Morton J. Marcus is an economist formerly with the Kelley School of Business at Indiana University. His column appears in Indiana newspapers.
Historic preservation never interested me. Public television’s Antique Roadshow is a farce about the monetization of memory. Junk shops, occupying valuable downtown space throughout Indiana, only trumpet our economic and social decay.
Nostalgia, to me, is a disease of the mind. I delight in seeing the past transformed into a promising future. Reuse of a beautiful building, restoration of landmarks pointing to tomorrow is inspiring.
Today, communities are falling all over themselves to attract imaginary young adults. It’s like seeking a new factory instead of working to retain and develop existing businesses.
Indiana’s many small towns and older urban neighborhoods deteriorate when businesses and families leave. Disinvestment, the neglect of maintenance and rotting of physical assets, creates open wounds and ugly scabs.
Instead of wondering how to attract unknown businesses or workers, we might try improving the assets we have.
Often a coat of paint helps to transform a derelict into an opportunity. A row of houses with well-maintained yards and borders of bright flowers raises hopes and property values. Clean windows and sidewalks attract customers to shop on Main Street.
These areas can be saved, when residents, property owners, and governments make the effort. Yet not enough examples exist.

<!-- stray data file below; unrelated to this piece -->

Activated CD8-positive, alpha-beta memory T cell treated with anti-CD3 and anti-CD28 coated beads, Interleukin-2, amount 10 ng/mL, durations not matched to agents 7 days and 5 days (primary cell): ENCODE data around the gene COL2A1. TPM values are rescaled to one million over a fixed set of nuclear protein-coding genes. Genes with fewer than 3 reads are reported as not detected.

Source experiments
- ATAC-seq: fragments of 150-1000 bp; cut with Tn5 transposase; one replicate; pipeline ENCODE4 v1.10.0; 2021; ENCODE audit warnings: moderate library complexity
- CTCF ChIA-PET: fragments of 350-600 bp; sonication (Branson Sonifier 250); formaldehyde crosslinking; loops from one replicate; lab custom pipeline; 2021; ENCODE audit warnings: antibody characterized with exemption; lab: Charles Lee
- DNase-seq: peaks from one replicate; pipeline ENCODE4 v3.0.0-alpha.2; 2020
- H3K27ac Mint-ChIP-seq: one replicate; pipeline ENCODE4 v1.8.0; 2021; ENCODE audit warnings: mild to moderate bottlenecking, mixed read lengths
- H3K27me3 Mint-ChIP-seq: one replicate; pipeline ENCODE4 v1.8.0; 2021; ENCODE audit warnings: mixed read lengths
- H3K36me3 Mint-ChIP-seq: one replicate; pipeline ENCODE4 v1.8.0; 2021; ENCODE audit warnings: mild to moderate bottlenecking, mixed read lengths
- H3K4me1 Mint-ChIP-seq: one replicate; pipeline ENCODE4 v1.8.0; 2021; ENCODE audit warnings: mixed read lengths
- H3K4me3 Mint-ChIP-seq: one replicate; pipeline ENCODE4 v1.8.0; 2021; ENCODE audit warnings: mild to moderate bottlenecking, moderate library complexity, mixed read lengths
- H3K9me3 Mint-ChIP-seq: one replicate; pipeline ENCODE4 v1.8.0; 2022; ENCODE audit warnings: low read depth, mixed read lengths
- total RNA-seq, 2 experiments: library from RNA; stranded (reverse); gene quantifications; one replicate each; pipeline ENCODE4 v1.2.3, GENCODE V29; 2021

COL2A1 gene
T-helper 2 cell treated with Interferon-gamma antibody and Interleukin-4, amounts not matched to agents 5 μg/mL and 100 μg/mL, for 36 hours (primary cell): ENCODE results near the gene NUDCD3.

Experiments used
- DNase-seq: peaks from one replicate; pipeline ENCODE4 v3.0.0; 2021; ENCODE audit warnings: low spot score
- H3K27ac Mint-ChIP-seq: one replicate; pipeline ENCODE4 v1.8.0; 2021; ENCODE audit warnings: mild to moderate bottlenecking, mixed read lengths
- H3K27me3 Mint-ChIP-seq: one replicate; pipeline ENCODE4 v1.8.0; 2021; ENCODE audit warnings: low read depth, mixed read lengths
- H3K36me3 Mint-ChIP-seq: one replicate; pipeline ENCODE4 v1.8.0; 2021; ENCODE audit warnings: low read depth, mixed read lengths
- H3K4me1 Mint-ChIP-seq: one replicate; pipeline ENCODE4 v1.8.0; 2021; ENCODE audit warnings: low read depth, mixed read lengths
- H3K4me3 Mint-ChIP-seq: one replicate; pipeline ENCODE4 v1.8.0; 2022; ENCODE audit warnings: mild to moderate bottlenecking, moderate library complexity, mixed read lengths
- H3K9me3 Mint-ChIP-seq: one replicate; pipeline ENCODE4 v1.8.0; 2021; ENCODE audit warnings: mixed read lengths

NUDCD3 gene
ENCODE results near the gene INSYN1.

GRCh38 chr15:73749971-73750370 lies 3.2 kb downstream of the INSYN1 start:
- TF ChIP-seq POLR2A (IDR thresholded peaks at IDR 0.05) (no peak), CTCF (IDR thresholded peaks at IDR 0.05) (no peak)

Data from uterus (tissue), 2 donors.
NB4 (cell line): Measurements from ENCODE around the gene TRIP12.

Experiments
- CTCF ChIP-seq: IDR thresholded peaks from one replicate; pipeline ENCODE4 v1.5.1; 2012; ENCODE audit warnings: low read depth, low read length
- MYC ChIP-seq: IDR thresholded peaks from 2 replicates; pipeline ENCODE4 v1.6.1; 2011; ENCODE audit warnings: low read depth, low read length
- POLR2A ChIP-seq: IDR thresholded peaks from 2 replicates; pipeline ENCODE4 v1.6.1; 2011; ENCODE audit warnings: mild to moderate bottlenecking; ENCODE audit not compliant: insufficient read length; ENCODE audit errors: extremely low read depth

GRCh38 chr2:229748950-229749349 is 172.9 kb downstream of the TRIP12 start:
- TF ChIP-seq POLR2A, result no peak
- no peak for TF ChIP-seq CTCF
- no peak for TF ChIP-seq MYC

Some of the decline and decay we see is the fault of indifferent absentee owners. Heirs to the modest fortunes of former merchants often own buildings around the square. Their interest is to derive sufficient rent to pay taxes, leaving miserable monuments to their ancestors.
Grand old houses and modest cottages are neglected because the residents are too poor or too enfeebled to maintain the property. Neighbors and volunteer painters, plumbers, and roofers could help, but they are reluctant to interfere or impose on the pride of the occupants.
Mayors tell me Indiana’s economic development programs give money to restore building facades, but not for reroofing damaged structures. The result: a brilliant exterior fronting a rotting interior.
Small, narrow properties usually surround town squares. This 18th century land ownership pattern impedes development. It might be better if a single corporation, composed of existing property owners, directed the use of the land and buildings. The facades, perhaps, could be saved, but the structures could be connected and modernized.
Indiana must enforce its already moderate building codes so that decay does not become an epidemic. Delinquent property tax payers should not be allowed to go years without payments. Unoccupied residential, commercial and industrial properties are not comparable to fields lying fallow.
Sentimentality, however, retards many economic development efforts. Readers repeatedly tell me how comfortable they are in this state. They enjoy seeing what they have seen in the past. For them, change is risky and repugnant. Restoration or new construction is messy, noisy, and jarring to memories.
This befits self-centered people who see life behind them. For those with a social conscience, those who value children as pathfinders, true landmarks are guideposts to a desirable future.